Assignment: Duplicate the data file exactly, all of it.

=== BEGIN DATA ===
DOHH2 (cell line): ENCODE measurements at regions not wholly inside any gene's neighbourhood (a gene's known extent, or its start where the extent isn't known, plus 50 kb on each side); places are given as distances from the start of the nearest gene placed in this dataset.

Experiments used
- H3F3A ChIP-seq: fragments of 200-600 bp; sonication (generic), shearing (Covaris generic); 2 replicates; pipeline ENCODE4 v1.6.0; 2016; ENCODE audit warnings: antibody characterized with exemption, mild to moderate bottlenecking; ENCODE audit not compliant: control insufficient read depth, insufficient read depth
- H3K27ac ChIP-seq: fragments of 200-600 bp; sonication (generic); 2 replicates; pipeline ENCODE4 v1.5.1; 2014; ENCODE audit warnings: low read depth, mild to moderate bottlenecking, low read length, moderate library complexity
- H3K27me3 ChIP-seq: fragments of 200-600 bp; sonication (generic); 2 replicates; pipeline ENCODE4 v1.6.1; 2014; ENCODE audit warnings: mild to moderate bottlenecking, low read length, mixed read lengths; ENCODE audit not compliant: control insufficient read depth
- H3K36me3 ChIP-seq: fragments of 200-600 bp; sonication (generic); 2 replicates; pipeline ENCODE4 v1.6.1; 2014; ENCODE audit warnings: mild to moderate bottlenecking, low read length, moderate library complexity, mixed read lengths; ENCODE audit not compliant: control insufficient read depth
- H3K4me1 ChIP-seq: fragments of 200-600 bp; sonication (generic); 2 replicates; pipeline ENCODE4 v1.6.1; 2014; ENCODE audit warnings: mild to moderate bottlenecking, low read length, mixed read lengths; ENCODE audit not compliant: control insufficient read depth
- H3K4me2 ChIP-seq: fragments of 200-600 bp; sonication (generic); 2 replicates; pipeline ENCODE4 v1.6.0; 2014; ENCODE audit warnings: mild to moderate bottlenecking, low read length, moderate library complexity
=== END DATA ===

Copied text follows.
DOHH2 (cell line): ENCODE measurements at regions not wholly inside any gene's neighbourhood (a gene's known extent, or its start where the extent isn't known, plus 50 kb on each side); places are given as distances from the start of the nearest gene placed in this dataset.

Experiments used
- H3F3A ChIP-seq: fragments of 200-600 bp; sonication (generic), shearing (Covaris generic); 2 replicates; pipeline ENCODE4 v1.6.0; 2016; ENCODE audit warnings: antibody characterized with exemption, mild to moderate bottlenecking; ENCODE audit not compliant: control insufficient read depth, insufficient read depth
- H3K27ac ChIP-seq: fragments of 200-600 bp; sonication (generic); 2 replicates; pipeline ENCODE4 v1.5.1; 2014; ENCODE audit warnings: low read depth, mild to moderate bottlenecking, low read length, moderate library complexity
- H3K27me3 ChIP-seq: fragments of 200-600 bp; sonication (generic); 2 replicates; pipeline ENCODE4 v1.6.1; 2014; ENCODE audit warnings: mild to moderate bottlenecking, low read length, mixed read lengths; ENCODE audit not compliant: control insufficient read depth
- H3K36me3 ChIP-seq: fragments of 200-600 bp; sonication (generic); 2 replicates; pipeline ENCODE4 v1.6.1; 2014; ENCODE audit warnings: mild to moderate bottlenecking, low read length, moderate library complexity, mixed read lengths; ENCODE audit not compliant: control insufficient read depth
- H3K4me1 ChIP-seq: fragments of 200-600 bp; sonication (generic); 2 replicates; pipeline ENCODE4 v1.6.1; 2014; ENCODE audit warnings: mild to moderate bottlenecking, low read length, mixed read lengths; ENCODE audit not compliant: control insufficient read depth
- H3K4me2 ChIP-seq: fragments of 200-600 bp; sonication (generic); 2 replicates; pipeline ENCODE4 v1.6.0; 2014; ENCODE audit warnings: mild to moderate bottlenecking, low read length, moderate library complexity